Saturday, August 26, 2006

jQuery 1.0

jQuery, the JavaScript library by John Resig is now at version 1.0 and replaces the last stable release (dated May 12). For more information and to download, read about it on the jQuery Blog: jQuery 1.0. Many new feature - including AJAX form submission and more methods for navigating the DOM.

The main jQuery site is in the process of being updated, so at the time of this posting, the download links on the home page are for the older stable version.

Tuesday, August 22, 2006

Windows Live Writer

Windows Live Writer is a tool for writing posts to your blog. It is targeted at Windows Live Spaces, but also works with other blogging services (like Blogger). It is a WYSIWYG editor (which generates better markup than Word or older versions of Frontpage), but you can also edit the HTML directly.

Rather that knowing the link to the API used for publishing, you simple provide your blog address and username/password and it discovers what service you are using (although this will take a longer time that just providing the publishing API URL). It publishes a post on your blog to detect styles that are being used (so you may need to delete the post it makes).

Overall, quite a good tool that is easy to use.

Monday, August 21, 2006

Link: Web Devout

Web Devout is a useful site with comprehensive tables listing the state of standards support in various web browsers (Internet Explorer, Firefox, Opera, Safari and Konqueror). It includes the levels of HTML, CSS, DOM and ECMAScript (aka JavaScript) support for all these browsers. It also has other useful information, articles and tools.

Tuesday, August 15, 2006

osalt.com - Open Source Alternatives

osalt.com is a site that lists Open Source alternatives to commercial applications. It is broken down into the following categories:

  • business
  • communications
  • databases
  • development
  • graphic applications
  • internet & networking
  • multimedia & audio
  • security & privacy
  • system utilities
  • web development

While most commercial products have an free alternative, there are sometimes features that the commercial product offers the the free one doesn't. For instance, you can generate PDF's with PDFCreator, but if you want to edit them (or add form fields), Adobe Acrobat is the only real option.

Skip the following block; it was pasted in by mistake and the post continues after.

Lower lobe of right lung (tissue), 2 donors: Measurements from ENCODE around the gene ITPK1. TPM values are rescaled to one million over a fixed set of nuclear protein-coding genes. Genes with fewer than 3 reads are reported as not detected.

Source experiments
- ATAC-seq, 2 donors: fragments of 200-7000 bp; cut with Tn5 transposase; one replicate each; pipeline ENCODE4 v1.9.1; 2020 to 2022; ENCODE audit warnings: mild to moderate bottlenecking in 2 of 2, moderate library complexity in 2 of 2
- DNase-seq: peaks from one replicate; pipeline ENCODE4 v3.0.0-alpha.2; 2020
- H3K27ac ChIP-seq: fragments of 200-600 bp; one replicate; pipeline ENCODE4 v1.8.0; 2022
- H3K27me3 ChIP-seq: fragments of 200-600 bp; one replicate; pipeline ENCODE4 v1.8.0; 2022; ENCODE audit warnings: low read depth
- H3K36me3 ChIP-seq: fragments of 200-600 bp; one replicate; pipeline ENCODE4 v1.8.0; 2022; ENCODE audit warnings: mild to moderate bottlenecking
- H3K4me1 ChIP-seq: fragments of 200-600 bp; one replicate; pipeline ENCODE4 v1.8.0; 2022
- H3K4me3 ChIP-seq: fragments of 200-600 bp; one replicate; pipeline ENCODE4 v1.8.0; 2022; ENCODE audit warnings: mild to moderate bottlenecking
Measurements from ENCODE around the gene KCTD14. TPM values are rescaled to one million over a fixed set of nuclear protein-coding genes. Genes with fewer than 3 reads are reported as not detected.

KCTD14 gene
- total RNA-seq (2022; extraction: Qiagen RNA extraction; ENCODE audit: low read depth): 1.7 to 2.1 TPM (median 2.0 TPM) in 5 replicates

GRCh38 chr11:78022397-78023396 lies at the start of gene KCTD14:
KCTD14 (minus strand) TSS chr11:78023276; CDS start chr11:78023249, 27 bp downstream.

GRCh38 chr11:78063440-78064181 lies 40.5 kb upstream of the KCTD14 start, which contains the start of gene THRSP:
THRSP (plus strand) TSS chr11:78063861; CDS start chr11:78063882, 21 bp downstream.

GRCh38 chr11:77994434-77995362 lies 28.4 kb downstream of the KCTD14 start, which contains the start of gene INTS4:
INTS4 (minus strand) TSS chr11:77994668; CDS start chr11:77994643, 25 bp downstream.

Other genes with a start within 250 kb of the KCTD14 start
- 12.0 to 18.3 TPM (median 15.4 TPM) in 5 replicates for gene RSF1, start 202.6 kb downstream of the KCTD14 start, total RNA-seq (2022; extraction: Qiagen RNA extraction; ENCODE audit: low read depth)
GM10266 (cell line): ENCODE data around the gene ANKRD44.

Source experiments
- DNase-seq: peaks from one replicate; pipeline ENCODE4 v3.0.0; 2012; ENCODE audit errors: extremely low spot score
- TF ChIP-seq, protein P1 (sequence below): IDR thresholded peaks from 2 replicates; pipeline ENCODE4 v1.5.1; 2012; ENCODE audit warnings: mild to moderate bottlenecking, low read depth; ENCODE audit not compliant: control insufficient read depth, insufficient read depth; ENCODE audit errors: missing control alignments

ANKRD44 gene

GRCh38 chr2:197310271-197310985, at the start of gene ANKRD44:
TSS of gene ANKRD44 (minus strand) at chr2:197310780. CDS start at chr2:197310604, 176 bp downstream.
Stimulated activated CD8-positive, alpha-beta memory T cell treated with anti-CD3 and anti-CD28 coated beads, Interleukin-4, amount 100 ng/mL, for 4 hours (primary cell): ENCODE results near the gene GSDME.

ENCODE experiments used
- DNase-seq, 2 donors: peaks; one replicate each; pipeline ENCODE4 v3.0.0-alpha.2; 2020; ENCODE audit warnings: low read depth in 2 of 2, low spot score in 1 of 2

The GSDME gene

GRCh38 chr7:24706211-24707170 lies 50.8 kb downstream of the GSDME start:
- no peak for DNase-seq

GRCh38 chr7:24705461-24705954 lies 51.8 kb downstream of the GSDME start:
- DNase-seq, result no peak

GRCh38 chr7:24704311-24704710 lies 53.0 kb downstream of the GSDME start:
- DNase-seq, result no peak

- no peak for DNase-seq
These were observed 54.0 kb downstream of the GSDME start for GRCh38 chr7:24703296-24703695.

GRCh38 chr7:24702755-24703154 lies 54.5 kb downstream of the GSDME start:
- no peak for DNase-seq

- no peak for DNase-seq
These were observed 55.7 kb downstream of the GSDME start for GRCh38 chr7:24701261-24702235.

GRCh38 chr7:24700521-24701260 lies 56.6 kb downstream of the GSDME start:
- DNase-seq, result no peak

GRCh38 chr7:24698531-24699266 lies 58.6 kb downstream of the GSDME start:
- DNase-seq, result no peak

Sometimes the Open Source counterpart can be more unstable and lack technical support (there will be exceptions to that though - generally when the release version is greater than 1.0). With each release though, stability normally gets better.

Tuesday, August 08, 2006

Dynamically create radio buttons with DOM (even in IE)

Currently, the way to create radio buttons dynamically in Internet Explorer is to use document.createElement("<input type='checkbox'>"). However, that is not very cross browser friendly. There is an easier way, that involves using jQuery and the correct DOM methods:

First of all, the HTML:

<form action="mypage.php">
<div id="radios"></div">
</form>

Now add the radio buttons to the radios element.

$(window).load(
 function()
 {
  $("#radios").each(
   function()
   {
    var radio = document.createElement("input");
    radio.name = "myradio";
    radio.type = "radio";
    radio.value = "radio1";
    this.appendChild(radio);
    for(i = 2; i < 10; i++)
    {
     radio = radio.cloneNode(true);
     radio.value = "radio" + i;
     this.appendChild(radio);
    }
    fixRadios(this.id);
   }
  )
 }
);

function fixRadios(parent)
{
 // uncheck existing radio buttons
 $("#" + parent + " input[@type=radio]").click(
  function()
  {
   
   $("[@name=" + this.name + "]").each(
    function()
    {
     this.checked = false;
    }
   )
   this.checked = true;
  }
 )
}

To see it in action: Dynamically create radio buttons with DOM

Monday, August 07, 2006

autocomplete plugin (for jQuery), by Dylan Verheul

A handy plugin for adding auto complete capabilities to your web pages - autocomplete. Start typing in a bird name to see it in action.